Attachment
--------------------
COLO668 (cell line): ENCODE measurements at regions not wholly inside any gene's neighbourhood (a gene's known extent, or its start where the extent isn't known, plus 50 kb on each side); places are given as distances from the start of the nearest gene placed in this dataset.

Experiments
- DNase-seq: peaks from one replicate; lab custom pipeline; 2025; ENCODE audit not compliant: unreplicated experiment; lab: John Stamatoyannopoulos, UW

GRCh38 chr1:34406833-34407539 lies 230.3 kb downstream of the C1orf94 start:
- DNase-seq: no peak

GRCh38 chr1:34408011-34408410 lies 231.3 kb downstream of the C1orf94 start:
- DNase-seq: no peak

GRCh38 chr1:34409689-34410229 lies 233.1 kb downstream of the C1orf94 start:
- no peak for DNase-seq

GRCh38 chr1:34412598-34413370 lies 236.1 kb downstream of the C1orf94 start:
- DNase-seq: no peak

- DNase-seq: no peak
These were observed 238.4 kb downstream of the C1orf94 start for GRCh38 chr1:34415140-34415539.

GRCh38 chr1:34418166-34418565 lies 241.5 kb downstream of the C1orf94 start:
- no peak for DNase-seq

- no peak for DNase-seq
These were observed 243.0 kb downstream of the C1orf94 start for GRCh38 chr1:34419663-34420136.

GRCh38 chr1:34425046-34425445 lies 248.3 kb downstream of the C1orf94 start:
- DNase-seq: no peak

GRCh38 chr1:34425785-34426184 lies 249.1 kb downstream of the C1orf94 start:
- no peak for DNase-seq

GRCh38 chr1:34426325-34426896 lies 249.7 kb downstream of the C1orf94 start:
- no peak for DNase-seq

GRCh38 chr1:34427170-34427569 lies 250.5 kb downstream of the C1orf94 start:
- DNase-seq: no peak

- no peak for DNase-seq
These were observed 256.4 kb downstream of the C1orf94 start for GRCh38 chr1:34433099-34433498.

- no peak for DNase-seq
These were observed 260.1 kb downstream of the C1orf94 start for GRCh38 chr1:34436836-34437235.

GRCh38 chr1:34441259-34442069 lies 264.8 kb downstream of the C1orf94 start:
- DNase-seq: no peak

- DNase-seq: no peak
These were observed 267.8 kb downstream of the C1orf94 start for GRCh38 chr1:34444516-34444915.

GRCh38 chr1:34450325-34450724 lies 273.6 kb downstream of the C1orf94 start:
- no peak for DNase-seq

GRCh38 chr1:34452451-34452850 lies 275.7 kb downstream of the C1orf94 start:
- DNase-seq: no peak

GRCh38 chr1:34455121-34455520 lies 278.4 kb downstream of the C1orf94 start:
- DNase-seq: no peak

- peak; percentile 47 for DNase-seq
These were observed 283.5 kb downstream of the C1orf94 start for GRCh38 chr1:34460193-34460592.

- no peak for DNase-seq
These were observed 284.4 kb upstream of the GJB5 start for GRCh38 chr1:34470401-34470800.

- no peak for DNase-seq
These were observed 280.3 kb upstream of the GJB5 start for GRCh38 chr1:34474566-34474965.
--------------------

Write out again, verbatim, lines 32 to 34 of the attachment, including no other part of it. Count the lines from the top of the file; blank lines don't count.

- DNase-seq: no peak
These were observed 267.8 kb downstream of the C1orf94 start for GRCh38 chr1:34444516-34444915.

GRCh38 chr1:34450325-34450724 lies 273.6 kb downstream of the C1orf94 start: